Wednesday, 2 October 2013

WK 4 - Mobile Gaming

Einat Cohen - Portable Gaming in Japan: Redefining Urban Play Space and Changing Gameplay

This paper brings to light the interplay between rapidly developing mobile technology platforms and an emerging mobile culture that is becoming fully equipped to utilize these technologies in their gaming. Japan has been a leader in mobile console adoption and penetration, and especially in the mobile phone gaming market. Hybrid, pervasive, location-based, wirelessly connected, camera capabile games are having an effect on the social patterns, urban ecology, fashion styles and even cultural values of the population.

It has led to a blurring of what is considered ‘game space’ or the ‘magic circle’, by overlaying game play over top the real world, where people perform their daily tasks or what some call their ‘serious life’. There is an emerging tension in the evolution of using a mobile phone in a private, personal sphere to escape a crowded city scape, to the use of a portable console in a public space, and with it a loss of privacy and anonymity, and possibly even personal danger. Game developers have had to address these issues of ‘social adaptability’.

Japan is a texting culture- taking a voice call is not allowed on public transportation, and frowned upon in most other public places. ‘Nagara mobilism’ means ‘while doing something else’ or mobile use while multi-tasking. The public sphere has been besieged by hybrid games where the real world is the game board. The continued success of mobile platforms is driven by the availability of a rich development community scene, fostered by software giants Apple and Android. Yet, the majority of people report that they still play games at home, in a private space.

Mizuko Ito - Mobilizing the Imagination in Everyday Play: The Case of Japanese Media Mixes

Ito’s paper is concerned with ‘convergence culture’ and its effect on minds of young people. It refers to “participatory media ecology where Internet communication ties together both old and new media forms” and how youth are mobilizing media and the collective imagination to create a ‘knowledge industry’. Ito identifies three characteristics that define this new media ecology: Convergence, Authoring and Hypersociality. Kids access old and new media via technological advances, and using those advances (hardware and software), personalize and remix that media. They then share their creations with the world using the tools of social media. Ito ignores the debate surrounding the effect of media content (ie sex and violence in games) on children’s imaginations, instead exploring the form, structure and practice of imagination itself, and how it can be shaped by your media environment.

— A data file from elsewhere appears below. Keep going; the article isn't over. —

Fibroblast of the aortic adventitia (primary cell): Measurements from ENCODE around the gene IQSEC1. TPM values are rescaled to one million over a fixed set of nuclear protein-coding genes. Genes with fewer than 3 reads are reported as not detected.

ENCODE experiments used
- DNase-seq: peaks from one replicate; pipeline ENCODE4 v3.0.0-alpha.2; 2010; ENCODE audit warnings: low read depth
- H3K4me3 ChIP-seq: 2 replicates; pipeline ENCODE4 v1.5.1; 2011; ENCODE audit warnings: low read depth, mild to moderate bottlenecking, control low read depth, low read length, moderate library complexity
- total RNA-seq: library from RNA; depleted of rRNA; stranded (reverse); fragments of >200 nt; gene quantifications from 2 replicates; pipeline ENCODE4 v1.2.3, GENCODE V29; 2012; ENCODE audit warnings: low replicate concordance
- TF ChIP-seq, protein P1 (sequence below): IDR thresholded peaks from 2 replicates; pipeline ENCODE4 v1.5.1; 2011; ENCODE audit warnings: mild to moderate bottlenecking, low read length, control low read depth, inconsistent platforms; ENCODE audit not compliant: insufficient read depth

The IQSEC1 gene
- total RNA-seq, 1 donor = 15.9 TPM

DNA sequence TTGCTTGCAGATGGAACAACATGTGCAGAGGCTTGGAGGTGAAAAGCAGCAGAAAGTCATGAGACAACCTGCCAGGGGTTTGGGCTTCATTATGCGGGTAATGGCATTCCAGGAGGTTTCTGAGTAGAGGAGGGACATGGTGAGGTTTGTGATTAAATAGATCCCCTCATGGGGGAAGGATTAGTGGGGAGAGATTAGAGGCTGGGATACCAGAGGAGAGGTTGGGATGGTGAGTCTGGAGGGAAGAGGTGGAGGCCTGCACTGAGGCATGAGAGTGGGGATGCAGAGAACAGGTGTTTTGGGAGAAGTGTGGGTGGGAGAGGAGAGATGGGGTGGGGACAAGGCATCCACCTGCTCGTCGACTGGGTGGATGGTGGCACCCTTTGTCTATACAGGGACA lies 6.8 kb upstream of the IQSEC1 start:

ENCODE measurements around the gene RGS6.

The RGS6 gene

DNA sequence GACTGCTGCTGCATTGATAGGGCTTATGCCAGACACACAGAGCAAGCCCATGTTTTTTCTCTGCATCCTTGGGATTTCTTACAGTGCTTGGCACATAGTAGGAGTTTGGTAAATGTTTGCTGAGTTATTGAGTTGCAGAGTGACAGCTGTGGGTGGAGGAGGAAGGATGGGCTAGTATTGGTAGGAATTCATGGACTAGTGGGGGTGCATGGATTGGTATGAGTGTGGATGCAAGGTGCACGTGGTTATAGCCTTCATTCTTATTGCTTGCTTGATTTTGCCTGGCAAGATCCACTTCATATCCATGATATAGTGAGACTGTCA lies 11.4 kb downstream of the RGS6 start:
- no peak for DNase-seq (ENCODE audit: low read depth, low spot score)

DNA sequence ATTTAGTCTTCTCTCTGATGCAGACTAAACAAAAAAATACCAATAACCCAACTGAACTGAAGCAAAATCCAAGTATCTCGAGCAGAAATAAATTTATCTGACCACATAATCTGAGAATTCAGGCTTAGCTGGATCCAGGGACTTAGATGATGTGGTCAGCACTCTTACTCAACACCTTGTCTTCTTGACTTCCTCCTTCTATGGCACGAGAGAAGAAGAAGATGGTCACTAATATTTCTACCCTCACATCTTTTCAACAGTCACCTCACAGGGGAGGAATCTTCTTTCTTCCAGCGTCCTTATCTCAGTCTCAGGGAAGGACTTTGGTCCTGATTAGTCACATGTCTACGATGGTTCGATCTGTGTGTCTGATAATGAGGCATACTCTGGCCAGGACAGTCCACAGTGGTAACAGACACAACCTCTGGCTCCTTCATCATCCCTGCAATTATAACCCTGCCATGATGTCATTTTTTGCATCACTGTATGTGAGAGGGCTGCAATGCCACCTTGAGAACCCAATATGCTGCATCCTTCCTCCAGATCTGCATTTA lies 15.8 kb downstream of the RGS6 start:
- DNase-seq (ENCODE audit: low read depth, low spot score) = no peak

The ‘consumption’ of professionally, mass-produced media in a visual form such as movies and television is considered to be ‘low culture’, passive, and even, abhorrently, ‘working class’. The reasoning is that oral and print media require at least some degree of creativity (the audience’s imagination) to enjoy. Arguments against this idea say that children don’t just imitate what they see, but practice a new literacy by engaging in alternate, perhaps deeper forms of creativity: parody, pastiche and ‘reenvoicement’ using the commercial product as ‘common story material’. This evolving notion erases old distinctions and disregards “societal divisions of gender and of socioeconomic class.”

Ito uses Pokemon and Yugioh as game examples to study this new media mix. Card trading games by necessity require audience participation to play, although there are differing opinions about what constitutes participation. In effect, by consuming and re-interpreting content initially creating by large corporations, the individual child has begun to level the playing field of content creation, especially in the their ability to disseminate their own content themselves, eschewing the distribution networks that the big business model built itself on. This new-found power has led to waves of hype and mistrust (‘moral panics) regarding what new technology can do for us, and is doing to us. But these fears ignore that fact that technology advance is only a reactive by-product of current societal values and trends.

Ito utilizes Hamtaro to discuss how gender differences are embodied in media for children. Hamtaro is long-form soap opera involving hamsters as avatars for girls personalities, and focusses on their interactions with each other. Girls often draw their favourite cute characters and share them with each other. While there are aspects of trading and skills like in the boys trading card games, with Hamtaro there is a rich social scene with less emphasis on competition. When viewed in a traditional lens, these creative responses to media would be considered derivative and appropriative, but this ignores the social aspects of network bonding, self-actualization, connoisseurship and the furthering of the collective imagination. For adults to look down on these positives will only lead to an “unfortunate generation gap.”

Works Cited
Cohen, "Portable Gaming in Japan",

Mizuko Ito, "Mobilizing the Imagination in Everyday Play",

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